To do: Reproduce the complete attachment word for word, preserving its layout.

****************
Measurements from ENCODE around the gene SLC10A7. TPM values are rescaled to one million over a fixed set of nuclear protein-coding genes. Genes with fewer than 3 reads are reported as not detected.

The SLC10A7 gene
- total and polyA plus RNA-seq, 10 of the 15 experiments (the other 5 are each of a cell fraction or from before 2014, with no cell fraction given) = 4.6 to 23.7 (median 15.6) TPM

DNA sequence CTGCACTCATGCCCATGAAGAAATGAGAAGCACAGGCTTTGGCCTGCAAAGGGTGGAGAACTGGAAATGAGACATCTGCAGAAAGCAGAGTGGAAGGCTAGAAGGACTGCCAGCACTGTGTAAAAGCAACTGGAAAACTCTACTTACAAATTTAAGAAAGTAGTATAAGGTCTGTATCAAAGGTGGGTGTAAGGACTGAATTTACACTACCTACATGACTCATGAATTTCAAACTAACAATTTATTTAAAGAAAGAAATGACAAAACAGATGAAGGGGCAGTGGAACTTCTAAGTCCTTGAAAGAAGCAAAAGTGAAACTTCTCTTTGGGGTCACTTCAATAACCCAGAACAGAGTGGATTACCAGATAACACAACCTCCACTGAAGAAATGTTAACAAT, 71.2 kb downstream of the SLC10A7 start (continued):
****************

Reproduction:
Measurements from ENCODE around the gene SLC10A7. TPM values are rescaled to one million over a fixed set of nuclear protein-coding genes. Genes with fewer than 3 reads are reported as not detected.

The SLC10A7 gene
- total and polyA plus RNA-seq, 10 of the 15 experiments (the other 5 are each of a cell fraction or from before 2014, with no cell fraction given) = 4.6 to 23.7 (median 15.6) TPM

DNA sequence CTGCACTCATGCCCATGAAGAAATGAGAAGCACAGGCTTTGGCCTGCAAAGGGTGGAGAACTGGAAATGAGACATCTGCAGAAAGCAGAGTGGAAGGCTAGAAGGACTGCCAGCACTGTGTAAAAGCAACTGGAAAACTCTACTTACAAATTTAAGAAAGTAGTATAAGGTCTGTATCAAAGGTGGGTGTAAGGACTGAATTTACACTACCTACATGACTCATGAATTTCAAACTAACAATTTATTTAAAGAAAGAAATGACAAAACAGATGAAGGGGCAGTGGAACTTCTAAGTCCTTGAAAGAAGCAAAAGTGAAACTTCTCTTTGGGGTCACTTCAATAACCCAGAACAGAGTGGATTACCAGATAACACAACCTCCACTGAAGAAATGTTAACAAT, 71.2 kb downstream of the SLC10A7 start (continued):